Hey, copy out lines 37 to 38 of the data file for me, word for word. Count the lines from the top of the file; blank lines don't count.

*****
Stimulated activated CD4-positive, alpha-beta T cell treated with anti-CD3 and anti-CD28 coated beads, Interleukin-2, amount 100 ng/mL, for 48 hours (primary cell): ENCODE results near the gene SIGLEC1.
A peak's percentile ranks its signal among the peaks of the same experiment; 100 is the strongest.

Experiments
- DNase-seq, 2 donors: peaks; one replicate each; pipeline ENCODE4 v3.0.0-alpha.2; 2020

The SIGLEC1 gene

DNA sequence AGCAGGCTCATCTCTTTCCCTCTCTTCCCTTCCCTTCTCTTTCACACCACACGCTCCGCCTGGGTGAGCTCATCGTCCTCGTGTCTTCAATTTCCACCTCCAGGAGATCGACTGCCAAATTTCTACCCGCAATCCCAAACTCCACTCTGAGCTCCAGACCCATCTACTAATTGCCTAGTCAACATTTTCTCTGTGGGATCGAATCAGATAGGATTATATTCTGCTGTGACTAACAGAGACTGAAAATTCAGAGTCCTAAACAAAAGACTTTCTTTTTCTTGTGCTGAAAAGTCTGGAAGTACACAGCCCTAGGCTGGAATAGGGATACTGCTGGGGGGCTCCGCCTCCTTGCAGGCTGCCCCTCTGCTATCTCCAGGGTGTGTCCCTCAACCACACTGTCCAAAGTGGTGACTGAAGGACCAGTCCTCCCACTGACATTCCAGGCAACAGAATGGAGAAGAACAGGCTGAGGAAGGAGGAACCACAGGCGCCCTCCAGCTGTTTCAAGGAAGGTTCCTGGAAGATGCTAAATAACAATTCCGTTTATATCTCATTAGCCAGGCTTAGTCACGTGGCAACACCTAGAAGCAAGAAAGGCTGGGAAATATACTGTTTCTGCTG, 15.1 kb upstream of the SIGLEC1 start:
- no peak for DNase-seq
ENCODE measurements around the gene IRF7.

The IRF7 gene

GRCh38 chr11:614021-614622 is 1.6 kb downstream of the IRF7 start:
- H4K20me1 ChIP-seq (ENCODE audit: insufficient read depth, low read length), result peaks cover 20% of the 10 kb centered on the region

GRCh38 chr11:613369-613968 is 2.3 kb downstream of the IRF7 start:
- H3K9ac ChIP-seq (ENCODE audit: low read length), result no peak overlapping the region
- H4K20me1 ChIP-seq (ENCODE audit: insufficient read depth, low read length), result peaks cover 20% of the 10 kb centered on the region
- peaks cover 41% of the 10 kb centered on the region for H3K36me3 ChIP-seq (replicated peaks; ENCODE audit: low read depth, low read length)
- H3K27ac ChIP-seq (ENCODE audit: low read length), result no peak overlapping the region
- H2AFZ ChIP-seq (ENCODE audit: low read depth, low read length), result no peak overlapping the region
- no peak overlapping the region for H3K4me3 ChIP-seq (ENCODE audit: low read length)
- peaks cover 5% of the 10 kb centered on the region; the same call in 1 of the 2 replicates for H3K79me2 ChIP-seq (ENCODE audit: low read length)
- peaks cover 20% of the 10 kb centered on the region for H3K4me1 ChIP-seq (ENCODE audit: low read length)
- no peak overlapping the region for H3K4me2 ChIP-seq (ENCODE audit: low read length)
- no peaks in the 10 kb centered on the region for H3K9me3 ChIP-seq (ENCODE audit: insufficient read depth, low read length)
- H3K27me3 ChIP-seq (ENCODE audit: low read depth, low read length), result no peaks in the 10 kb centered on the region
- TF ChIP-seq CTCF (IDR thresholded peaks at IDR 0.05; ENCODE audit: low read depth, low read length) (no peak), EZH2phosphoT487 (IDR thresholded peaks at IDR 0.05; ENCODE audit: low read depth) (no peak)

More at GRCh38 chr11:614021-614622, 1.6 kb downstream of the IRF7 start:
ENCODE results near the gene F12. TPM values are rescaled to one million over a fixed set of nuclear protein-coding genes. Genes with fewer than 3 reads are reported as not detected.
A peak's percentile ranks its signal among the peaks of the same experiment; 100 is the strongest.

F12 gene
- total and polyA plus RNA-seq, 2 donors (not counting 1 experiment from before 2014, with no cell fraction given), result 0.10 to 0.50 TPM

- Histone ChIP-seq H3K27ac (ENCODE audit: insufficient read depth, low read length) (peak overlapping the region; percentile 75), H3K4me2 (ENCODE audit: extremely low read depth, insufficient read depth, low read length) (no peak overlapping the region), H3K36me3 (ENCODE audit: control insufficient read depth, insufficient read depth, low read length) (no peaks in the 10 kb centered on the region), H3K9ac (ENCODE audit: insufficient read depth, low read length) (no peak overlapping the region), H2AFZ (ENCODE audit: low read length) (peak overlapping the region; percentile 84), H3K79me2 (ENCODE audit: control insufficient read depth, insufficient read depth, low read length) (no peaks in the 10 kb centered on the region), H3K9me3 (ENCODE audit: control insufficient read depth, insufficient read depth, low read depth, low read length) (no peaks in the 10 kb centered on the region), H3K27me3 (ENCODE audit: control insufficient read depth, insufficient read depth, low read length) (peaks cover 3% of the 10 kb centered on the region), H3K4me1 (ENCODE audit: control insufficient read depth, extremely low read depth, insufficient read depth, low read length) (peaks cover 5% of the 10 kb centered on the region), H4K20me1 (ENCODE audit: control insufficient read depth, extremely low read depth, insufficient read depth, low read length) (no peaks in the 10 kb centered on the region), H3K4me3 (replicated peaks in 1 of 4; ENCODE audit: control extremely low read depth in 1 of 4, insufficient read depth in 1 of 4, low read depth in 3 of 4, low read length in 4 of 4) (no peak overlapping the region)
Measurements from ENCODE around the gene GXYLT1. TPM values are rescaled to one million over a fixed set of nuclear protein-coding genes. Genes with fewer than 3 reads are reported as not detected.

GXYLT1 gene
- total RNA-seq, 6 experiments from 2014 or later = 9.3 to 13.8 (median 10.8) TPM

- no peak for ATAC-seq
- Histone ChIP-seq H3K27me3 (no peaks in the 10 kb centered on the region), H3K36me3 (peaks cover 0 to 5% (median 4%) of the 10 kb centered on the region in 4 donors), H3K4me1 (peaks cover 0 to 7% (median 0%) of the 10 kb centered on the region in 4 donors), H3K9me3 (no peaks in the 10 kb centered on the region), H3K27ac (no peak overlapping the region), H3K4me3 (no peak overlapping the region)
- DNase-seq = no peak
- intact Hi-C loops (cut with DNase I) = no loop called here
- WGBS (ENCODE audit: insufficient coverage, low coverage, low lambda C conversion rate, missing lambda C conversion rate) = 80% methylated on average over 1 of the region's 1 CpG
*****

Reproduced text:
- intact Hi-C loops (cut with DNase I) = no loop called here
- WGBS (ENCODE audit: insufficient coverage, low coverage, low lambda C conversion rate, missing lambda C conversion rate) = 80% methylated on average over 1 of the region's 1 CpG